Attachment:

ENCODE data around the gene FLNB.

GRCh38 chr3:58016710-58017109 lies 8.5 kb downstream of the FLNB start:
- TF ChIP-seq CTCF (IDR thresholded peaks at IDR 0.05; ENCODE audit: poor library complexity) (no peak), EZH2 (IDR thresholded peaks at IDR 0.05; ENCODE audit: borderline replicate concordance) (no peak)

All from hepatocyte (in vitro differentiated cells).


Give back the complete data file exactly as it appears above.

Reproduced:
ENCODE data around the gene FLNB.

GRCh38 chr3:58016710-58017109 lies 8.5 kb downstream of the FLNB start:
- TF ChIP-seq CTCF (IDR thresholded peaks at IDR 0.05; ENCODE audit: poor library complexity) (no peak), EZH2 (IDR thresholded peaks at IDR 0.05; ENCODE audit: borderline replicate concordance) (no peak)

All from hepatocyte (in vitro differentiated cells).